Euler Lisp

lisp math

Table of Contents

A LISP bytecode VM implemented in Rust.

Source code on Github: l3kn/EulerLisp

I always wanted to create my own programming language.

It might be one of the programming projects with the highest floor-to-ceiling ratio : a simple interpreter can take up less than a hundred lines of code, but adding features and improving the speed quickly increases the complexity, until it reaches the heights of industrial strength compilers like gcc, with millions of lines of code.

At around 7k lines of code this project lies somewhere inbetween (at least on a logarithmic scale).

The language is a Lisp1 modeled after Scheme and runs on a simple bytecode-VM, so that it is possible to write non-trivial programs and have them run at a reasonable speed.

(defn fib (n)
      (if (<= n 1)
          (+ (fib (- n 1))
             (fib (- n 2)))))

(println (fib 30))

Of course this is a pretty meaningless benchmark, but on my machine the recursive fibonacci fuction above takes 1.1s to execute in EulerLisp which gets makes it between 2x and 10x slower than a few other languages I tested:


As an incentive to make the language fast and usable, I'm using it to work through some Project Euler math problems.

Figure 1: Project Euler badge

Up till now, I've solved around 200 of the problems and written around 7k lines of EulerLisp code.

TODO: List of favorite problems

Data Types

The main data type is called Datum and has different variants:

  • Bool
  • Integer (64bit signed)
  • Bignum (multiple precision)
  • Rational (64bit numerator and denominator)
  • Float (64bit)
  • Char
  • String
  • Symbol (pointer into a symbol table)
  • Vector
  • Builtin (reference to a function implemented in rust)
  • Closure (reference to a function in the target language)
  • PriorityQueue (for performance reasons, should be implemented in lisp)
  • Undefined
  • Nil

Builtin Functions


  • (bitwise-and args*)
  • (bitwise-or args*)
  • (bitwise-xor args*)
  • (bitwise-not args)


  • ( args*)=, numeric equality
  • (! a b)=, numeric inequality
  • (equal? args*) , object equality
  • (< args*)
  • (< args*)=
  • (> args*)
  • (> args*)=
  • (min args*)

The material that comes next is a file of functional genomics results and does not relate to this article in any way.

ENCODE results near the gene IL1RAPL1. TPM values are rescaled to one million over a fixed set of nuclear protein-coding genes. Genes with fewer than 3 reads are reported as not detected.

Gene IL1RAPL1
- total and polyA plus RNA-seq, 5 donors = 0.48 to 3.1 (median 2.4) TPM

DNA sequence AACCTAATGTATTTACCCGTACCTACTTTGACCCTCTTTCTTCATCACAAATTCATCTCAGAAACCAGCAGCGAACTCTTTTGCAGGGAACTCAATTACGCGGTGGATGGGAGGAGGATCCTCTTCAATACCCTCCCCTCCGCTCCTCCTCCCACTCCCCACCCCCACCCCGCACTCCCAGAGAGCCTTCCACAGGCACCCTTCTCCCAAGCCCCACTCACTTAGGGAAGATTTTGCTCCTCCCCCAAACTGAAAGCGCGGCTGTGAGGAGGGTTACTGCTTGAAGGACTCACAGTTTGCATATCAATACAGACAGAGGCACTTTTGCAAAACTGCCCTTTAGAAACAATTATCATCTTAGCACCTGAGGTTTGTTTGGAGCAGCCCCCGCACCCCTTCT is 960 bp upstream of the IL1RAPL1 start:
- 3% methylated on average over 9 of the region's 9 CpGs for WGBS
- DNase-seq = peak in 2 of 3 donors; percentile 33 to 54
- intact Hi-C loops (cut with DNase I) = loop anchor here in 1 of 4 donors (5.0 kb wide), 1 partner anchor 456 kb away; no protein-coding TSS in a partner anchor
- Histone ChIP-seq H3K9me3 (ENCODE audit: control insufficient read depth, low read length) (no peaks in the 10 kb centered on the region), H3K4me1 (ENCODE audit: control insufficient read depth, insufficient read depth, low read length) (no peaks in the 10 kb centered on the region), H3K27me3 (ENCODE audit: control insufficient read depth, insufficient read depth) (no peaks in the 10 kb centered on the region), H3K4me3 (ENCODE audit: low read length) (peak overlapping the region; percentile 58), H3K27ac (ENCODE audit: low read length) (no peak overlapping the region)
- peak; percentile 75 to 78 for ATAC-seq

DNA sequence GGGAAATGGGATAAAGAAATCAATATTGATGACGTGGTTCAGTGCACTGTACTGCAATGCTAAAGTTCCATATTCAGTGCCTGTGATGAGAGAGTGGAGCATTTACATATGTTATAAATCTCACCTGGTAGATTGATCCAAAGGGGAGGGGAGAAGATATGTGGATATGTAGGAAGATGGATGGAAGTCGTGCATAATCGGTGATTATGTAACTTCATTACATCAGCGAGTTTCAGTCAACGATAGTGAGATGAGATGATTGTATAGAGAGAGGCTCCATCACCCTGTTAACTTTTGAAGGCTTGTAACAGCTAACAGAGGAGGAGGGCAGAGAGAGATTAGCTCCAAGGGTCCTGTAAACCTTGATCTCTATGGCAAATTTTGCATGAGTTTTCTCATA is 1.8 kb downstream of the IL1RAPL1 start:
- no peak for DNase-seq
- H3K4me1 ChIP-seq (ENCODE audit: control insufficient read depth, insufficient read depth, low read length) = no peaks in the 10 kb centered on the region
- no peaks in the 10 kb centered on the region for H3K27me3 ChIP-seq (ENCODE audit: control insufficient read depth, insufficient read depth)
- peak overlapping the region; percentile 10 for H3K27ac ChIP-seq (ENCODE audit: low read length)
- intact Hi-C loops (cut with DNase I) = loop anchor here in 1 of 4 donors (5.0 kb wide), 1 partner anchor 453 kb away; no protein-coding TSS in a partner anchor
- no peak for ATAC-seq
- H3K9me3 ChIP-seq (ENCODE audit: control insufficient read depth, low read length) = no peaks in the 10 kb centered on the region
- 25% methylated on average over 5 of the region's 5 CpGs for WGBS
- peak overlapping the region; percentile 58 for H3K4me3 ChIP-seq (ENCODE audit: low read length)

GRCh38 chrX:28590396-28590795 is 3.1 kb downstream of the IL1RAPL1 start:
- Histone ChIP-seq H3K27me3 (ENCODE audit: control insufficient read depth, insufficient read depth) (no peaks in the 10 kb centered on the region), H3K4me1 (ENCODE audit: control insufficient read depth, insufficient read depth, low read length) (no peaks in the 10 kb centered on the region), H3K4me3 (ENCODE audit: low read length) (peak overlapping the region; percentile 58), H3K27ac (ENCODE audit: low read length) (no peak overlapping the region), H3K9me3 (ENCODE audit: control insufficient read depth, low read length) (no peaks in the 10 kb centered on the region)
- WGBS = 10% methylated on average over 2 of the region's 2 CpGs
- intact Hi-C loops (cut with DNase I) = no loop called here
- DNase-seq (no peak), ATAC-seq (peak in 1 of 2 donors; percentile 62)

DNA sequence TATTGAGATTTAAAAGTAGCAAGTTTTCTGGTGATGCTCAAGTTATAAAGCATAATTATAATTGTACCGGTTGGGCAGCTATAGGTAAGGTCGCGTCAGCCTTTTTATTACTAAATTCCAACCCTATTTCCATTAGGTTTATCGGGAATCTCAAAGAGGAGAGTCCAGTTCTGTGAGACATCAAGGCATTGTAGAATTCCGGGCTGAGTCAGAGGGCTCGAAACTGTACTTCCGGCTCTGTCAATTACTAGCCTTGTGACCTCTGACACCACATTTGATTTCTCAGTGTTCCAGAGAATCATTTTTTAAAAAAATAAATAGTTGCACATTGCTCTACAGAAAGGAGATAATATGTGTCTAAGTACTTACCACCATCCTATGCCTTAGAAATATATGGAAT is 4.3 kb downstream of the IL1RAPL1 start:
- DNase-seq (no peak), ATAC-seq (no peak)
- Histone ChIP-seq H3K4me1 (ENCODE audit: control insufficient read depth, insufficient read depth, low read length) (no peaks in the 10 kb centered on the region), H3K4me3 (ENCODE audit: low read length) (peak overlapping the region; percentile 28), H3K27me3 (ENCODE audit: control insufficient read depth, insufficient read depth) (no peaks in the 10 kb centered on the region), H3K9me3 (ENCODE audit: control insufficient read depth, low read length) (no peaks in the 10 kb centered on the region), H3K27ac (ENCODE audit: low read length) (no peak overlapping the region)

• (max args*)

Lists, Vectors, Pair

  • (cons a b) , create a pair from a and b
  • (fst p) , get the first element of a pair
  • (rst p) , get the second element of a pair
  • (set-fst! p v) , set the first element of a pair
  • (set-rst! p v) , set the second element of a pair
  • (list args*) , create a list, equivalent to (cons arg1 (cons arg2 (cons ... (cons argn '()))))
  • (list->vector lst)
  • (permutations lst)
  • (combinations lst len)
  • (sort lst)
  • (uniq lst)
  • (join str lst)
  • (vector args*) create a vector
  • (vector-ref vec i)
  • (vector-set! vec i v)
  • (vector-push! vec v)
  • (vector-pop! vec)
  • (vector-shuffle! vec)
  • (vector-delete! vec i)
  • (vector-length vec)
  • (vector->list vec)
  • (make-vector size [initial])
  • (vector-copy vec [from] [to])

Numbers, Math

  • (+ args*)
  • (- arg) , negation
  • (- args*) , subtraction
  • (* args*)
  • (/ args*)
  • (% a mod)
  • (div a mod) , integer division
  • (divmod a mod) , the result is a pair (quotient . remainder)
  • (powf n e) , euler_lisp_d10721b11a16fbd3e20485af7d34d913cebc409b.svg ( pow for non-integer exponents)
  • (sqrt n) , euler_lisp_4ff5835565fd8cd3f15b0e4ba75a0612226afba0.svg
  • (cbrt n) , euler_lisp_4db19447bee31def620a542cce66b1865211be91.svg
  • (ln a) , logarithm base euler_lisp_184ed9fd78c72ef3e695d0a59e6a5179ca3944be.svg
  • (log2 a) , logarithm base euler_lisp_e9000c1b19d93af40921e37908158a634dc771e3.svg
  • (log10 a) , logarithm base euler_lisp_dac05120638abd2266c26e0dc7d2185c0f43591a.svg
  • (log a base)
  • (ceil a)
  • (round a)
  • (floor a)
  • (>> a by) , right shift
  • (<< a by) , left shift